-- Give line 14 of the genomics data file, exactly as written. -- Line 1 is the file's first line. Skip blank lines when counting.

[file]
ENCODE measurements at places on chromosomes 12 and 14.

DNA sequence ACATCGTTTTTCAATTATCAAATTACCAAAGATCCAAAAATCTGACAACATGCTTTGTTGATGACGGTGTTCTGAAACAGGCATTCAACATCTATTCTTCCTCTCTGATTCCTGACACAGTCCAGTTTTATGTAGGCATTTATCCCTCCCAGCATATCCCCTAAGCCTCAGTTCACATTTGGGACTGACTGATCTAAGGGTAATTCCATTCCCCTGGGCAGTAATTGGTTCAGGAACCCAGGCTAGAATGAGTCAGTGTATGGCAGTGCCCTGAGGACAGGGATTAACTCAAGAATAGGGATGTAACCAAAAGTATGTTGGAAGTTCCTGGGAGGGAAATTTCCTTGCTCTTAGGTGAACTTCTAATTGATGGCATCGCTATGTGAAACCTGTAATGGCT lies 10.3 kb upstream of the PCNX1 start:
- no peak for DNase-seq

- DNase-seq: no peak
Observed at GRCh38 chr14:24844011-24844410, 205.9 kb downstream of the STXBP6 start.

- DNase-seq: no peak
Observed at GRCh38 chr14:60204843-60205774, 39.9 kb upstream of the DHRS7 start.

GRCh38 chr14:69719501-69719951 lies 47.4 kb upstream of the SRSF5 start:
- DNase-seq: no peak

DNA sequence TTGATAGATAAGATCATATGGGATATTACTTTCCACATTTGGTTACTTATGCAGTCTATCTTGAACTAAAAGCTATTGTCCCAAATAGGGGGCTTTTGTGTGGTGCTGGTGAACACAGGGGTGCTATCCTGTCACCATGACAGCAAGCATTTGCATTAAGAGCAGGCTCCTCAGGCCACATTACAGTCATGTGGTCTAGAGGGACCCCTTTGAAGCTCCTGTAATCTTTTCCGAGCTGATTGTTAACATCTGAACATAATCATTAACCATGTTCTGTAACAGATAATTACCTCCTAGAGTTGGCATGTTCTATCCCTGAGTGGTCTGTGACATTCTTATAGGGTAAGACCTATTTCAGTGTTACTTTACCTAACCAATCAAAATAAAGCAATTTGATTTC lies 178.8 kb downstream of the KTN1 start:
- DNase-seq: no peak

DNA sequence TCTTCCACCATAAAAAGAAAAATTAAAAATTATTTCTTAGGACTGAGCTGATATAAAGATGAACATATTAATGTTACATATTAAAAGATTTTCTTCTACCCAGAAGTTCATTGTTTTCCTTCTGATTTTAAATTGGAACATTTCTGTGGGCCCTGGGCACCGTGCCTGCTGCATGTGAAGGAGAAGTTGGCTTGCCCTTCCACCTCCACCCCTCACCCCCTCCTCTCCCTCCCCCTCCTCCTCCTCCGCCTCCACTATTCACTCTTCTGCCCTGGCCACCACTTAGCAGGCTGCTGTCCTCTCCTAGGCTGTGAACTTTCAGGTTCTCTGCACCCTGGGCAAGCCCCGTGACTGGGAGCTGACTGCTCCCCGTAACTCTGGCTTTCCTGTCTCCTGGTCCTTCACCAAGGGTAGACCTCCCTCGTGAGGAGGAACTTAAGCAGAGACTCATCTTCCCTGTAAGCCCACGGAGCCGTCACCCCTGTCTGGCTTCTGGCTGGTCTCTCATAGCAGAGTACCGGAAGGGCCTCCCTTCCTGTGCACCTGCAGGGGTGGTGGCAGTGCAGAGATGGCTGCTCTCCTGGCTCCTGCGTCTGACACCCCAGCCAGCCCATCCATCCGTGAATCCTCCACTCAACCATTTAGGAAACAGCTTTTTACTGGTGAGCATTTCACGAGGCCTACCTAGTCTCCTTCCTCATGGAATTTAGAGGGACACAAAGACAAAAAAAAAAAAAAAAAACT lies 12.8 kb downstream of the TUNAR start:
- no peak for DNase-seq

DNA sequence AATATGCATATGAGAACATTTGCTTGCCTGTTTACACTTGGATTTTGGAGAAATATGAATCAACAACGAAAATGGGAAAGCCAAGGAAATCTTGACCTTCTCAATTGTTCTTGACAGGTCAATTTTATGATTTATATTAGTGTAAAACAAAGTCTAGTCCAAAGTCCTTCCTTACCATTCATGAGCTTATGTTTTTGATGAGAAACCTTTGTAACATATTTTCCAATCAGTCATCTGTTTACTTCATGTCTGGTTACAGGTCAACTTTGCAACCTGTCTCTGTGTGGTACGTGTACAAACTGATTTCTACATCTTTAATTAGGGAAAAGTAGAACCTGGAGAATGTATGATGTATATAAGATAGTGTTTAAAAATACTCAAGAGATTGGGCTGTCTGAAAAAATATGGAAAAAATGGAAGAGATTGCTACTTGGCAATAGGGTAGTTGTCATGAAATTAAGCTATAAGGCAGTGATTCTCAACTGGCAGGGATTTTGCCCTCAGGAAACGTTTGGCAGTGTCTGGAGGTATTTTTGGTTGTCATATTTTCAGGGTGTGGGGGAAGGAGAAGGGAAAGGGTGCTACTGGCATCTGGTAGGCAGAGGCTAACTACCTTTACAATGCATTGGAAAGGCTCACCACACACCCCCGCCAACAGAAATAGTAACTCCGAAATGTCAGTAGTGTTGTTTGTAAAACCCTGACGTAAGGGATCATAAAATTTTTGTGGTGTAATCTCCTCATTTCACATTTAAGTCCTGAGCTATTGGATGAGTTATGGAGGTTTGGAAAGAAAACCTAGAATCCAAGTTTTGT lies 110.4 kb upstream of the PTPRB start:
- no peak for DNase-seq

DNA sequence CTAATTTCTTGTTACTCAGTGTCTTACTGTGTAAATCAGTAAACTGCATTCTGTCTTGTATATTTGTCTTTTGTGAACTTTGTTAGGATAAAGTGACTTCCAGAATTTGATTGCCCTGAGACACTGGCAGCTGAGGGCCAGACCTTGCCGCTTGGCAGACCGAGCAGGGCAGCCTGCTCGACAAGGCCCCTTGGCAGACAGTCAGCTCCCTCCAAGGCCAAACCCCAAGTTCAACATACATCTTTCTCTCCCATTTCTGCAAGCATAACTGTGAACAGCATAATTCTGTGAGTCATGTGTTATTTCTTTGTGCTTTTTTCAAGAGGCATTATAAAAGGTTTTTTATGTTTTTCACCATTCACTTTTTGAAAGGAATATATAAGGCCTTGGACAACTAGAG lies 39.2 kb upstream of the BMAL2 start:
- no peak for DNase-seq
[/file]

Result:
DNA sequence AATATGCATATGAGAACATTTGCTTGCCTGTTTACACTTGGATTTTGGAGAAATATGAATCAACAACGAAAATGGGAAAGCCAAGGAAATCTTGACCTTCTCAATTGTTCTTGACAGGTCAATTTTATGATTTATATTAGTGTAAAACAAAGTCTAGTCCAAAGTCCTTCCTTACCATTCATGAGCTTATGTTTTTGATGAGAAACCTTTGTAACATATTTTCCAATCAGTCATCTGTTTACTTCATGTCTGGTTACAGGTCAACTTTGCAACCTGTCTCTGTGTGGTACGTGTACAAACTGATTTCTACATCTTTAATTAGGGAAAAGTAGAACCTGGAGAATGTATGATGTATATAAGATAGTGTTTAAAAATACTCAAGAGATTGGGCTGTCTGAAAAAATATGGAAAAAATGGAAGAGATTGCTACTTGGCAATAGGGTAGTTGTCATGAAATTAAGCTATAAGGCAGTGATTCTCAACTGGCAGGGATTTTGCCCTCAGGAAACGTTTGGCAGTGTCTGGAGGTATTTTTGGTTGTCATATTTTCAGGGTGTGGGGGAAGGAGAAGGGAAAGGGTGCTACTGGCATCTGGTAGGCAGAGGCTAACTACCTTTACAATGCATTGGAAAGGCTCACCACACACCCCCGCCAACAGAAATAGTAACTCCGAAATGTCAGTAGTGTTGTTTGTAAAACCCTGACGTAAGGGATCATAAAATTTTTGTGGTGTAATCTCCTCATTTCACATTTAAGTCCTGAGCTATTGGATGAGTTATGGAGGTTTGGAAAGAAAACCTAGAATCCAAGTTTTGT lies 110.4 kb upstream of the PTPRB start: